[Athen] Intel Reader
ea at emptech.info
Wed Jun 9 13:37:21 PDT 2010
I wrote an article for the British Dyslexia Association on the subject.
Several students tried the device at the University of Southampton and as
has been mentioned the OCR was good especially when used on the stand. It
was fiddly to fix the camera into the slots and each connection had to be
put in place separately - not easy for those with dexterity difficulties.
The carry case was also not that easy to open up and make ready for A4/A3
sized papers etc, but worth the effort as the scanning of columns and odd
fonts was good. Some students found it hard to keep the camera steady and
sometimes pictures were skewed. The voices were not very comfortable for
some of the listeners and the menus muddling and took time to get used to.
It would have helped to have had an egg timer type of app to show when
things were happening as it was all too easy to think the OCR was not
working away and come out of the program.
The plastic carry case was labelled with the word 'health' some the students
felt this was unfortunate.
Those students who mentioned how it might help with their reading
difficulties due to dyslexia also said they sometimes used their mobile
phones to capture data. There is a program that can be used in a similar
fashion called Captura Talk http://www.capturatalk.com/
Hope this helps.
Best wishes E.A.
Mrs E.A. Draffan
Learning Societies Lab,
ECS, University of Southampton,
Tel +44 (0)23 8059 7246
From: athen-bounces at athenpro.org [mailto:athen-bounces at athenpro.org] On
Behalf Of Sean J Keegan
Sent: 09 June 2010 20:33
To: Alternate Media; Access Technology Higher Education Network
Subject: Re: [Athen] Intel Reader
> I was wondering if anyone had any experience using the Intel Reader,
> especially with a student who is blind?
I visited with several members of the Intel team that developed the Intel
Reader about a month ago. I did not use it extensively, but did get to play
with it briefly (so there may be some things that I missed).
For the most part, it basically does exactly what it says - it will take a
picture of a single page (or both pages) of a book and then immediately
begin the OCR process. Once that has been completed, the information will
be read back to the individual.
In terms of an individual who is blind, all the menus are self-voicing and
there is built-in text-to-speech functionality with the ability to vary the
speaking rate. For a blind individual to take a picture, the Intel Reader
team demonstrated one method where the user would hold the camera in their
hands and then move the camera upward until the user's elbows touched the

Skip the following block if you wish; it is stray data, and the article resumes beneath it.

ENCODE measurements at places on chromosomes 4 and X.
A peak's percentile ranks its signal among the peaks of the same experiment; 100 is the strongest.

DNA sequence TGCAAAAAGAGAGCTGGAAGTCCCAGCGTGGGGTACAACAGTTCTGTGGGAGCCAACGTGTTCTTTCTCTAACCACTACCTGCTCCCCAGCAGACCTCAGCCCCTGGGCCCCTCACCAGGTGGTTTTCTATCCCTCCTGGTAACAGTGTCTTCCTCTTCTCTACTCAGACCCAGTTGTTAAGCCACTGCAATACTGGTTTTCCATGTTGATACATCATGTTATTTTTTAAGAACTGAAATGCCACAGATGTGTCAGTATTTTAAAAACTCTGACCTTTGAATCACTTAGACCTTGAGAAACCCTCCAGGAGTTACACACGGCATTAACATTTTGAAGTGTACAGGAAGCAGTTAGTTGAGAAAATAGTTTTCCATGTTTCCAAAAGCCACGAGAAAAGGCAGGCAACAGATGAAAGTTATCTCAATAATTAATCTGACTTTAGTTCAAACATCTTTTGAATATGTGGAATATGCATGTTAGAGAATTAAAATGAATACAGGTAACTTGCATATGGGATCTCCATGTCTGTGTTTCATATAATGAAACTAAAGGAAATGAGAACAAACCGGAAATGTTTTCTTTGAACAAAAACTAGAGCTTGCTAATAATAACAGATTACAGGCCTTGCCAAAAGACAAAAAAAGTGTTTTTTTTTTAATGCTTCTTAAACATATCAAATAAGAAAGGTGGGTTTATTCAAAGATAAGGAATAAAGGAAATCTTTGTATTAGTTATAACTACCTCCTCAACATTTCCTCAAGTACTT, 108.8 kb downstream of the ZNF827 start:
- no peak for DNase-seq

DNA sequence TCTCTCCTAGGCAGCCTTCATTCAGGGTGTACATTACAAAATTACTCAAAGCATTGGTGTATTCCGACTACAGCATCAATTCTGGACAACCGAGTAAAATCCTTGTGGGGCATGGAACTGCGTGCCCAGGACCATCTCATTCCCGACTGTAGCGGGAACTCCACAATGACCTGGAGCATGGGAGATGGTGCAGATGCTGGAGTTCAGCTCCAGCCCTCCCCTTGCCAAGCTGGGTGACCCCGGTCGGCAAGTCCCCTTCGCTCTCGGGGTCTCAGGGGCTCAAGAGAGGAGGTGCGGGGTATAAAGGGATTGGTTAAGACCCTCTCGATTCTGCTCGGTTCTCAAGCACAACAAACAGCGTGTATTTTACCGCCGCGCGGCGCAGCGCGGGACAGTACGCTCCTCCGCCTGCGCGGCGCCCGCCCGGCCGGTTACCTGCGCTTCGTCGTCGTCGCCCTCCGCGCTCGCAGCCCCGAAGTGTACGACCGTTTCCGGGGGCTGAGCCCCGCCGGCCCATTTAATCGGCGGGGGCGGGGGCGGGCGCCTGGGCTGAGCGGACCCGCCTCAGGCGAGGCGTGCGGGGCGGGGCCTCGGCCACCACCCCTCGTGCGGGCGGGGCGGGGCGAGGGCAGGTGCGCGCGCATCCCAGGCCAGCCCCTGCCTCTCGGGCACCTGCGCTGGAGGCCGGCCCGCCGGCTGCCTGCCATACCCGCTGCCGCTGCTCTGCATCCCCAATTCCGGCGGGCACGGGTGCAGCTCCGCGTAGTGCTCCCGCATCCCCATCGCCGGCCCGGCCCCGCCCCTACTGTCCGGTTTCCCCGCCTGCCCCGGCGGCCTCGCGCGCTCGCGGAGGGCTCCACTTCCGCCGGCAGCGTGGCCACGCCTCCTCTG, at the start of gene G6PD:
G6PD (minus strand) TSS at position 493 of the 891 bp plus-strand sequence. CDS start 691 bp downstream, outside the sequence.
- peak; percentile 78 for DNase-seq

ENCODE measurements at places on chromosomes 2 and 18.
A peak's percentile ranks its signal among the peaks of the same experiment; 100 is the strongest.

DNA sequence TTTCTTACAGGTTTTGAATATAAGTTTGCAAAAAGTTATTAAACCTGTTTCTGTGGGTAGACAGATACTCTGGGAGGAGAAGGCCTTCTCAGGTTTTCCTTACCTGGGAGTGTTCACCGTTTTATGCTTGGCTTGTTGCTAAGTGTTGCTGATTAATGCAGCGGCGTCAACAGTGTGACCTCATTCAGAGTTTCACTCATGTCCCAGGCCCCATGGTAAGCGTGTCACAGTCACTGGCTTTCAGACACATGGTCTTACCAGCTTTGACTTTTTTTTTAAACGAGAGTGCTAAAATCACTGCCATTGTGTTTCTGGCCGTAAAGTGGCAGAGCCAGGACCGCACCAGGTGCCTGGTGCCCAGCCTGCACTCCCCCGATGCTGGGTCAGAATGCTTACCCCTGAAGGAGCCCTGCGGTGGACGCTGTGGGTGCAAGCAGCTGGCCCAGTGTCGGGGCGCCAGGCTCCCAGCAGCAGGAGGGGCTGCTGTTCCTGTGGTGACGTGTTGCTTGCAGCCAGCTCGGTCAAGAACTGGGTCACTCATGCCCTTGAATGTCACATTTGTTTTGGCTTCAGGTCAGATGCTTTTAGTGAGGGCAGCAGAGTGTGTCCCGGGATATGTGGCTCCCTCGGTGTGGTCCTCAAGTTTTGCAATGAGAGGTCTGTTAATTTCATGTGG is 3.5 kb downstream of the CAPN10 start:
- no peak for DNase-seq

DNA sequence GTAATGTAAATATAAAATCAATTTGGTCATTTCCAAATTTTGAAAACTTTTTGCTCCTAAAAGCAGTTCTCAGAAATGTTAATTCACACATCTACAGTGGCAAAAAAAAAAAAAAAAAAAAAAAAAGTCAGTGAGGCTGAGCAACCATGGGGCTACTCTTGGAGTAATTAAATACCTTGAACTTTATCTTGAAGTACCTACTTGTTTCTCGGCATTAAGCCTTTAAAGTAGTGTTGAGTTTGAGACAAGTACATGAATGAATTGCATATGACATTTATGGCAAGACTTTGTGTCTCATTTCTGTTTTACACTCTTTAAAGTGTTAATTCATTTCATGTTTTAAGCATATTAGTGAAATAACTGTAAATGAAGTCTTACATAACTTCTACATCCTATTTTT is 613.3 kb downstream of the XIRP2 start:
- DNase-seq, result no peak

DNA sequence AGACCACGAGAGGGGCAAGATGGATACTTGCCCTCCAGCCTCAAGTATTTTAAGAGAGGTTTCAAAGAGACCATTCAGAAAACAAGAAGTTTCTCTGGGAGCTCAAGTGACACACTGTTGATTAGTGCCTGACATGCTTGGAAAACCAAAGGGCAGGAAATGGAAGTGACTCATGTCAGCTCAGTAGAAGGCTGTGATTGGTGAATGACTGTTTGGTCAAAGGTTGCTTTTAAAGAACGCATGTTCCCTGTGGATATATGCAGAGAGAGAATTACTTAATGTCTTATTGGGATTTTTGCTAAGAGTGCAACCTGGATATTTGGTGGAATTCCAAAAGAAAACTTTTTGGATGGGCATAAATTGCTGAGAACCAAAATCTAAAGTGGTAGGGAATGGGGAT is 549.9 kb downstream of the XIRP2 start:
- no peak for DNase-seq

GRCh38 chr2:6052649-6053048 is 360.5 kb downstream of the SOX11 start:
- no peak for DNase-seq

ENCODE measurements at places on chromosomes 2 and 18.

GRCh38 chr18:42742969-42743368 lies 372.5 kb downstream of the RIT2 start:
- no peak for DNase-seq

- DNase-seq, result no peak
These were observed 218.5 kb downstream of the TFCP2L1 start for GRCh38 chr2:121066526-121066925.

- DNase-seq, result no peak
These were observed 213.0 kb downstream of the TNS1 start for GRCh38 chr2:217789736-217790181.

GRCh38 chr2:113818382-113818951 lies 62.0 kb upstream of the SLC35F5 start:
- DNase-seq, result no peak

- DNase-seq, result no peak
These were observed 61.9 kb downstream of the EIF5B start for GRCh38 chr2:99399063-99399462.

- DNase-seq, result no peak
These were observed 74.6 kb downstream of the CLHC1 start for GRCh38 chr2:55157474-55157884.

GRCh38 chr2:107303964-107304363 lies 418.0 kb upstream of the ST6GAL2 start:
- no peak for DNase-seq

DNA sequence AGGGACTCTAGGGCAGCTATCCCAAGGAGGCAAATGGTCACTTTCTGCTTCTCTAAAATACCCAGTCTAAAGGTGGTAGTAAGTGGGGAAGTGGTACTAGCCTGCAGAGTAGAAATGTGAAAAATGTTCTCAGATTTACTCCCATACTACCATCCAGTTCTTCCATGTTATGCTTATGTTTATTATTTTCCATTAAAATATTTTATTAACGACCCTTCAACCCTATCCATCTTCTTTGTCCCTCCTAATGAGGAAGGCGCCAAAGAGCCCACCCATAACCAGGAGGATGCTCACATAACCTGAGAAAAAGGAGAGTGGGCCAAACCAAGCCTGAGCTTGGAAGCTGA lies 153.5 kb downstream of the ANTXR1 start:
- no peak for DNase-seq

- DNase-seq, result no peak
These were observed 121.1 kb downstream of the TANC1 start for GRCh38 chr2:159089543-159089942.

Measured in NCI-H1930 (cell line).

sides of the book. They did several demonstrations and, while I was
initially skeptical, it did seem like it worked. Of course, you would want
to avoid wearing baggy sleeves when trying this method.
There is also a stand that will hold the Intel Reader at a pre-determined
height (called the Intel Portable Capture Station) and allow you to set a
textbook in a holding tray. Think of this as a basic scanning system for
books that you would not want to chop. The Intel Reader folks said they
could process a 100+ page book in about 10 minutes (that is, just taking the
All in all, the device worked well and the OCR functionality was
*really* good from just a camera photo. While there are some limitations
with the OCR capability (e.g., no math support), I think it is mostly inline
with what alternate media specialists have been dealing with for some time.
You can also dump text and DAISY-formatted materials onto the device and it
will be read to you as well. The on-board storage is only 2GB for user
data, so you need to be careful what information is being added to the
> I tend to think it's a nice gadget for reading a menu > or a hand out,
but would not work well for the > typical college textbook.
I do think there is a place for such a device in higher education.
Where that place is, however, is open for debate. It could be very useful
for someone who needs an immediate, on-the-spot, reading device and does not
have the ability to wait for a document to be processed - this is it's
strength, IMO. Alternatively, the materials may not be easily available in
an electronic format in a school library (and cutting the spine is not an
option). For those colleges/universities that offer foreign exchange
programs, this could be a handy device to ensure alternate format access
when a computer is not readily available or the environment is not suitable
(e.g., archaeological dig but the student still needs to read daily
handouts, updates, etc. while onsite - yep, been there).
That being said, the cost is a bit of a barrier at $1500 and with the alt
format support infrastructure at a college/university, I personally think
most students would choose a laptop plus portable device over just the
Reader (once again, if price was an issue). I do think it has a niche, but
it may not be something that is necessary for all institutions or
appropriate for all students.
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